Soul Music – This book features the debut of Susan, and also introduces the concept of “music with rocks in” to the Discworld. Death has decided he’d like to see what it’s like to forget things, so he joins the Foreign Legion. Susan is called upon to fill in for him until he can be convinced to return (since we found out in the last book what happens when Death isn’t around to do his job.) However, Susan is just sixteen, and mostly human, which leaves her susceptible to the charming good looks of Discworld’s first rock star. She is supposed to take his life, but instead she tries to save him, which gets things a little out of balance. Contains hilarious parody of 1950s and -60s rock culture.

Hogfather – The Auditors are back, this time to hire an assassin to kill the Hogfather (Discworld’s Santa Claus), because he does not fit with their version of how Reality should work. Death, who isn’t particularly fond of the Auditor’s, decides to fill in for the Hogfather, but, being Death, isn’t very good at it because he takes wishes so literally. The absence of the real Hogfather is playing interesting havoc on the rest of the world, too, because there is now an excess of belief floating around, causing all kinds of demi-gods and curses to become personified. Susan, now working as a governess, is determined to find out what has happened to the real Hogfather and put things back right. Who has time to deal with all these disruptions to children’s perfectly working belief systems? (Just in time for the holidays!)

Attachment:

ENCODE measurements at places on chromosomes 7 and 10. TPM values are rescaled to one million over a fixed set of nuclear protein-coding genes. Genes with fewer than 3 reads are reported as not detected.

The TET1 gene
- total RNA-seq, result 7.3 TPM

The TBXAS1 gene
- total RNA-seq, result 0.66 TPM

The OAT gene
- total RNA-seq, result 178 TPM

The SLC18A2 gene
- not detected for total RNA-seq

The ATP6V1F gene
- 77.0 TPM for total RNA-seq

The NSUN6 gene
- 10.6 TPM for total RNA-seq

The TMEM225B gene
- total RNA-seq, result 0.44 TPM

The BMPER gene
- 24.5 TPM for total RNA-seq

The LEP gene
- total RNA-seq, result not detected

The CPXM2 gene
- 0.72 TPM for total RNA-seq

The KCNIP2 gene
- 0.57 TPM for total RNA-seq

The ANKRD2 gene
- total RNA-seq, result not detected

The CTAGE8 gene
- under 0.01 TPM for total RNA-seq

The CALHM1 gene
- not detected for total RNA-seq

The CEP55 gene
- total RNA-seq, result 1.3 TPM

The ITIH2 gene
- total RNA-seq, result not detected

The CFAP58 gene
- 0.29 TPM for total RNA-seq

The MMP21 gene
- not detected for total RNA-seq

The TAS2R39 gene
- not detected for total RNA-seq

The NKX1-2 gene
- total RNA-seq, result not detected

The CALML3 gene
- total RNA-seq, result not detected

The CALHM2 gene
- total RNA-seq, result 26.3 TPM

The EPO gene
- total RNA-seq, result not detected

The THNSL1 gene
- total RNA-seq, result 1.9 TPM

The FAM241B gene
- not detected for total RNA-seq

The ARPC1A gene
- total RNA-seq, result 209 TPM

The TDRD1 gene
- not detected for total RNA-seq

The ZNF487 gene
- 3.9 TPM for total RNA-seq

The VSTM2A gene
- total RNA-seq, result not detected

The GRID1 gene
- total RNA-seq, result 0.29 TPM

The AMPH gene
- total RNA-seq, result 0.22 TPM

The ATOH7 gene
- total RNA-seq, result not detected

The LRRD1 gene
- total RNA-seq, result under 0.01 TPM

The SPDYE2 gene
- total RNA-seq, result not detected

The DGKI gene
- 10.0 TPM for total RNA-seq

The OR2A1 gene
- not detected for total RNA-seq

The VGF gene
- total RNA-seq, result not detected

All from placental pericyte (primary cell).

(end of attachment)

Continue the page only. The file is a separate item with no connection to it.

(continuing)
Thief of Time – The Auditors are fed up with these unpredictable humans. They decide that the perfect solution will be to stop time, freezing everything perfectly, immutable, predictably in place. To do this, the commission an extremely talented young clockmaker to build the perfect clock out of glass. Unbeknownst to the clockmaker, this clock will function as a prison for the anthropomorphic representation of Time. Death finds out and sends Susan to stop this all from happening. Through the course of the story, which also features the absolutely awesome History Monks (think kung fu masters who can control time as a weapon), Susan discovers she isn’t the only descendant of an anthropomorphic being, and also demonstrates the true power of chocolate over the human psyche.

If Pratchett doesn’t manage to write another Death/Susan Death book, I am going to be extremely sad. Susan is quite possibly my very favorite character on all of Discworld. She’s pretty much who I’d want to be, provided I had use of semi-magical powers and very dry wit at the same time. Not to mention I identify with her position as a renegade teacher, working to give her students an education that they can actually learn something from despite the educational intentions of her school administration. And Death makes both an excellent character-with-personality and grandfather.

-posted by Dana


One Response to Discworld Profile: Death and His Granddaughter

  1. […] really like the Tiffany Aching books, (I see some similarities between her and Susan Death, my other favorite character,) and I am very pleased to see that one of the books Pratchett […]